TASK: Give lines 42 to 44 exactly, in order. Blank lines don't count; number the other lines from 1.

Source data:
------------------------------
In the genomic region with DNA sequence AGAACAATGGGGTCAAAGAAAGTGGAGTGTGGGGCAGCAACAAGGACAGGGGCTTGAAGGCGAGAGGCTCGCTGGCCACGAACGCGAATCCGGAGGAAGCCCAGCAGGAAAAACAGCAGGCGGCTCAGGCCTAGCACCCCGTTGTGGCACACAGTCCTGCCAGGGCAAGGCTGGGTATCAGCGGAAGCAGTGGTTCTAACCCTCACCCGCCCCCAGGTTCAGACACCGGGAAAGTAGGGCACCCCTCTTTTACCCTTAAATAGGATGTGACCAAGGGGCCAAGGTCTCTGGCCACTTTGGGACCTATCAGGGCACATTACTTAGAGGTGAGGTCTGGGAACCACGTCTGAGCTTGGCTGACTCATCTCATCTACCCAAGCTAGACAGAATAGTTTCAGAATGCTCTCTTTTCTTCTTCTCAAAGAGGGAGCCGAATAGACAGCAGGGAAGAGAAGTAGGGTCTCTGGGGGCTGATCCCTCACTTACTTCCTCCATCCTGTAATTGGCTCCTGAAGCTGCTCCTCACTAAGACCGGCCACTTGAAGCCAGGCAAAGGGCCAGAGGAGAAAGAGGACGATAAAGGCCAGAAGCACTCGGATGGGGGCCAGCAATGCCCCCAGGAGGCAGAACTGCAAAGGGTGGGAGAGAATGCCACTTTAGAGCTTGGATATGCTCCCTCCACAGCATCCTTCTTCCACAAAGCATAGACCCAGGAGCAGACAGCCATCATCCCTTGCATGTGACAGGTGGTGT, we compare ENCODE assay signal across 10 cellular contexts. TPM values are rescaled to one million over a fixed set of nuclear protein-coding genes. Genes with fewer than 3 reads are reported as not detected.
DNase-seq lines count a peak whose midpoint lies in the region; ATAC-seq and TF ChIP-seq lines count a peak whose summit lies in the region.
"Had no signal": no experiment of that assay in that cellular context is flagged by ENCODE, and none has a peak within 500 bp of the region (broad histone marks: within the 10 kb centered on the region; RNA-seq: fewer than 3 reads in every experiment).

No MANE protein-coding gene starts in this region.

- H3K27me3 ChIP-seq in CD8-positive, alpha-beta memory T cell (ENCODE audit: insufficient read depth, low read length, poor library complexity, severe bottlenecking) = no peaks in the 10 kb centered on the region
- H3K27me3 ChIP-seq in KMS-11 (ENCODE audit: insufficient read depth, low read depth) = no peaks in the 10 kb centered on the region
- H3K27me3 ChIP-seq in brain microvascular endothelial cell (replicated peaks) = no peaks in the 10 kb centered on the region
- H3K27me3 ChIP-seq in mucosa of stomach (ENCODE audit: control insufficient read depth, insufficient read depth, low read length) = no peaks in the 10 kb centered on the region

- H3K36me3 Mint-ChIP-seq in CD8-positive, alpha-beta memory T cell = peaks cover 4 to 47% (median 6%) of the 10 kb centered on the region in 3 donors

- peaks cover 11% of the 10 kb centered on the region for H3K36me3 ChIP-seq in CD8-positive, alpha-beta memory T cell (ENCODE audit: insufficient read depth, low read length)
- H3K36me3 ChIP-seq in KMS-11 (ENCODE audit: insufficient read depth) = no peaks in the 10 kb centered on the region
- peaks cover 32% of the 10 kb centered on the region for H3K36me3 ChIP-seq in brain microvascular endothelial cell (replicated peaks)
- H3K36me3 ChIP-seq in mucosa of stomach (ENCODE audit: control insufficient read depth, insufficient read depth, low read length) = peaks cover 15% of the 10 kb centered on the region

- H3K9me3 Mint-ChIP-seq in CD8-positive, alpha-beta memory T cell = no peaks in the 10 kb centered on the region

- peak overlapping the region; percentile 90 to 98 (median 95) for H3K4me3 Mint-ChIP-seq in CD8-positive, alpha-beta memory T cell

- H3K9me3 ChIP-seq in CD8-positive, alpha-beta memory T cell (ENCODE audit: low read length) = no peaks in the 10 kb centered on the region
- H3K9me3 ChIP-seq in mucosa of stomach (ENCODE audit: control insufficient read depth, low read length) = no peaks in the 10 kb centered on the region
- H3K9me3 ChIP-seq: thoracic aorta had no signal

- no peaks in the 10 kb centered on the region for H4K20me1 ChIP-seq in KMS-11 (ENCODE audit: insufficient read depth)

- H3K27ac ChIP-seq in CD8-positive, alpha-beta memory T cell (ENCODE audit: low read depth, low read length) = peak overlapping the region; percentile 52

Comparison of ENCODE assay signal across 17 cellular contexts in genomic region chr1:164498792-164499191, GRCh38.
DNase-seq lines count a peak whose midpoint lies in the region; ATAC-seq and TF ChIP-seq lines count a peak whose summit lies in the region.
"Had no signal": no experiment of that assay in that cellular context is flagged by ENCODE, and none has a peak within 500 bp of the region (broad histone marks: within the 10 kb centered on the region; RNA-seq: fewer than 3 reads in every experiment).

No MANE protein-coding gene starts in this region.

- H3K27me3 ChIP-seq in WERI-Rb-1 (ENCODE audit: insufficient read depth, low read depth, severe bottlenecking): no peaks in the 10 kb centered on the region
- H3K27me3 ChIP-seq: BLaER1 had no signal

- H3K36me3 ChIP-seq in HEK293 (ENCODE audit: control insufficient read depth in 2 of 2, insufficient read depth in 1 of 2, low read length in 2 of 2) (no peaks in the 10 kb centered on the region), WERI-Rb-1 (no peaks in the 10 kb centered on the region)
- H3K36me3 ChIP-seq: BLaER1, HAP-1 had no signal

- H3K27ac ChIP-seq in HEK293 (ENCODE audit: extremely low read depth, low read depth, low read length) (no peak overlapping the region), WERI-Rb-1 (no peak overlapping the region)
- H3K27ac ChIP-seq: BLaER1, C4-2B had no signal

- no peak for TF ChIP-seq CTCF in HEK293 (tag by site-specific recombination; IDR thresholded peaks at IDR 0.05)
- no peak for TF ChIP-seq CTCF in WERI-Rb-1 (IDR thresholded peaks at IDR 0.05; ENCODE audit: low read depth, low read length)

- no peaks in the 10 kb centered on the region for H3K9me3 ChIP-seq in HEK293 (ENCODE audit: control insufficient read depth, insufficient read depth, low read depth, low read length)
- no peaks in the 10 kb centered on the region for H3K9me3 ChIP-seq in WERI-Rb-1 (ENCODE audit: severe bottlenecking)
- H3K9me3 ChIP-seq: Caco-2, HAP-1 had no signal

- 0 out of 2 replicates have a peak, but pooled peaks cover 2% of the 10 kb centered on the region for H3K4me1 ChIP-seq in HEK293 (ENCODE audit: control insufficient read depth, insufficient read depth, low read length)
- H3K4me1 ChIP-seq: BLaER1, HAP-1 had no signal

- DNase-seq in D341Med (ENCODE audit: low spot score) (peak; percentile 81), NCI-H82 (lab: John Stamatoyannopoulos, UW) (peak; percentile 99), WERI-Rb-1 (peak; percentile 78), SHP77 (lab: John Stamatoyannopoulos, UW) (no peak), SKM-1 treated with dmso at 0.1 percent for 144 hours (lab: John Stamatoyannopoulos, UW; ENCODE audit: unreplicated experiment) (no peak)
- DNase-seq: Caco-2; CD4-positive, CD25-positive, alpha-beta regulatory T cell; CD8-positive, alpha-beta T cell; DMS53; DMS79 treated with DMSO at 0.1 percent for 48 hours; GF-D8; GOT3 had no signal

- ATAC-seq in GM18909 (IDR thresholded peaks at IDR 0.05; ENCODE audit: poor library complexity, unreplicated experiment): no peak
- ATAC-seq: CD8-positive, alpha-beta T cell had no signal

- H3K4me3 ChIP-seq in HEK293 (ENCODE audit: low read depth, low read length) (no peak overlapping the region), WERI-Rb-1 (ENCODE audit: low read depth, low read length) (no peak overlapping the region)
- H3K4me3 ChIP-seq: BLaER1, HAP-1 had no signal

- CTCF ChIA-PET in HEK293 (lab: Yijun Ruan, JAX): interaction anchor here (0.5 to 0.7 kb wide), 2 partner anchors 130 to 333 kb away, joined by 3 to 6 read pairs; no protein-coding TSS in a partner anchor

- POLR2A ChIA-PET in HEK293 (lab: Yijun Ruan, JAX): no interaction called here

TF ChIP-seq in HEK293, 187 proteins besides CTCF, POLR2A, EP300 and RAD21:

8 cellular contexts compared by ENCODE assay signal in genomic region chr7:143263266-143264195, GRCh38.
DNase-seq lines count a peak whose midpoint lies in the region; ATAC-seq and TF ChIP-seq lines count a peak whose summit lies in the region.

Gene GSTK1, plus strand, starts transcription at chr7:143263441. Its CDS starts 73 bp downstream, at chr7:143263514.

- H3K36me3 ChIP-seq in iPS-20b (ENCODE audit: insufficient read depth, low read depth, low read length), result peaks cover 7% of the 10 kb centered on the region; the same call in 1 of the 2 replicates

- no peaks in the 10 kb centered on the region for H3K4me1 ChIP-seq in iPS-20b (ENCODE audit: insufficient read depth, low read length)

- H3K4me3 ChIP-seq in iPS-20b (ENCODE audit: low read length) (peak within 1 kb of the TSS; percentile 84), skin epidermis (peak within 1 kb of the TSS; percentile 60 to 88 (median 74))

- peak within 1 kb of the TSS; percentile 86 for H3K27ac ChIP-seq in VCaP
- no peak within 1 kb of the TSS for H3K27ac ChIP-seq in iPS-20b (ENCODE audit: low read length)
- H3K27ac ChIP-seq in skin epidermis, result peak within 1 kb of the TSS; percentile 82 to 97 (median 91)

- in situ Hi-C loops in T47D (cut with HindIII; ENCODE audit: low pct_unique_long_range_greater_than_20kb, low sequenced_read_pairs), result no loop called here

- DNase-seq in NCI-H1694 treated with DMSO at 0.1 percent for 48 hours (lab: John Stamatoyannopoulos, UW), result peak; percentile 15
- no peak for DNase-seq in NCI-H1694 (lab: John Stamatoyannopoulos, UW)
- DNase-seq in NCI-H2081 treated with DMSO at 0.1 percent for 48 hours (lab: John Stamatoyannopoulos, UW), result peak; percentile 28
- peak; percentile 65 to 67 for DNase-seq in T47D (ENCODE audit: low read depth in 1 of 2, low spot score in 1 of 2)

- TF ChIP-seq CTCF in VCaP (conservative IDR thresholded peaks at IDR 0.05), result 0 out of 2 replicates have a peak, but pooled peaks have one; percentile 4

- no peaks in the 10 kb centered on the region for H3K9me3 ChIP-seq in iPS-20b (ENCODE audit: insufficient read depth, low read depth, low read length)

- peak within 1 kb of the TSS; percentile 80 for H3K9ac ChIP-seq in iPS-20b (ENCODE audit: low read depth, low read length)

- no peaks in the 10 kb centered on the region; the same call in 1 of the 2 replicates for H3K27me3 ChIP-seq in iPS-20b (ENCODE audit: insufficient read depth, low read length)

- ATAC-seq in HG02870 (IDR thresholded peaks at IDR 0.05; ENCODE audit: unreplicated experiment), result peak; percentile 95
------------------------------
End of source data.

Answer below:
- H3K4me3 ChIP-seq in HEK293 (ENCODE audit: low read depth, low read length) (no peak overlapping the region), WERI-Rb-1 (ENCODE audit: low read depth, low read length) (no peak overlapping the region)
- H3K4me3 ChIP-seq: BLaER1, HAP-1 had no signal

- CTCF ChIA-PET in HEK293 (lab: Yijun Ruan, JAX): interaction anchor here (0.5 to 0.7 kb wide), 2 partner anchors 130 to 333 kb away, joined by 3 to 6 read pairs; no protein-coding TSS in a partner anchor